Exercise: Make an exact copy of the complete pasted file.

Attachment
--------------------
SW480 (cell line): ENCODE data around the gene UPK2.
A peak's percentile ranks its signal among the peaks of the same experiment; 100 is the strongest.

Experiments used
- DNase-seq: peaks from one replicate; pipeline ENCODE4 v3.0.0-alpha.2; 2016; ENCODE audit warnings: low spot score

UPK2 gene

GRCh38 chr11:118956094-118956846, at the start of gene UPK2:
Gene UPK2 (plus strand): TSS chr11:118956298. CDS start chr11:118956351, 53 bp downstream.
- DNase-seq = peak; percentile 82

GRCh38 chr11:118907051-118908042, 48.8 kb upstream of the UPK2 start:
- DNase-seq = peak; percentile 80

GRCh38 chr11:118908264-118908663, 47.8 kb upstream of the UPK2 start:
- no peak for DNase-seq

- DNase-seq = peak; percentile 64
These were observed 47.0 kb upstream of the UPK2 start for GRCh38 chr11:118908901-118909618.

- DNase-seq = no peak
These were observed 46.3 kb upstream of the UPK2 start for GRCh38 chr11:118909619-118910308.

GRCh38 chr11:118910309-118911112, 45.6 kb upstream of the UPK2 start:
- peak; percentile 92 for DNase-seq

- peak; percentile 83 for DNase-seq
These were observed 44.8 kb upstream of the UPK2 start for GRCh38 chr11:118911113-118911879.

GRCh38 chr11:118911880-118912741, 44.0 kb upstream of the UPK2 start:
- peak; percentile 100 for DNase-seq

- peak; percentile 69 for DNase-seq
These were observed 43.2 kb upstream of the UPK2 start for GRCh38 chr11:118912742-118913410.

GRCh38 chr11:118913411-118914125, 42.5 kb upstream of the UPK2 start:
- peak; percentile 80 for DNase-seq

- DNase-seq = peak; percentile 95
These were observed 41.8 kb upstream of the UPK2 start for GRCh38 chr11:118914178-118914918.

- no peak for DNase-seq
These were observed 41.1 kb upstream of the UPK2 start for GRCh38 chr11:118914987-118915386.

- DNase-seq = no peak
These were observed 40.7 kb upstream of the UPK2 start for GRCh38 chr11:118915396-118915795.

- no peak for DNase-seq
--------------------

SW480 (cell line): ENCODE data around the gene UPK2.
A peak's percentile ranks its signal among the peaks of the same experiment; 100 is the strongest.

Experiments used
- DNase-seq: peaks from one replicate; pipeline ENCODE4 v3.0.0-alpha.2; 2016; ENCODE audit warnings: low spot score

UPK2 gene

GRCh38 chr11:118956094-118956846, at the start of gene UPK2:
Gene UPK2 (plus strand): TSS chr11:118956298. CDS start chr11:118956351, 53 bp downstream.
- DNase-seq = peak; percentile 82

GRCh38 chr11:118907051-118908042, 48.8 kb upstream of the UPK2 start:
- DNase-seq = peak; percentile 80

GRCh38 chr11:118908264-118908663, 47.8 kb upstream of the UPK2 start:
- no peak for DNase-seq

- DNase-seq = peak; percentile 64
These were observed 47.0 kb upstream of the UPK2 start for GRCh38 chr11:118908901-118909618.

- DNase-seq = no peak
These were observed 46.3 kb upstream of the UPK2 start for GRCh38 chr11:118909619-118910308.

GRCh38 chr11:118910309-118911112, 45.6 kb upstream of the UPK2 start:
- peak; percentile 92 for DNase-seq

- peak; percentile 83 for DNase-seq
These were observed 44.8 kb upstream of the UPK2 start for GRCh38 chr11:118911113-118911879.

GRCh38 chr11:118911880-118912741, 44.0 kb upstream of the UPK2 start:
- peak; percentile 100 for DNase-seq

- peak; percentile 69 for DNase-seq
These were observed 43.2 kb upstream of the UPK2 start for GRCh38 chr11:118912742-118913410.

GRCh38 chr11:118913411-118914125, 42.5 kb upstream of the UPK2 start:
- peak; percentile 80 for DNase-seq

- DNase-seq = peak; percentile 95
These were observed 41.8 kb upstream of the UPK2 start for GRCh38 chr11:118914178-118914918.

- no peak for DNase-seq
These were observed 41.1 kb upstream of the UPK2 start for GRCh38 chr11:118914987-118915386.

- DNase-seq = no peak
These were observed 40.7 kb upstream of the UPK2 start for GRCh38 chr11:118915396-118915795.

- no peak for DNase-seq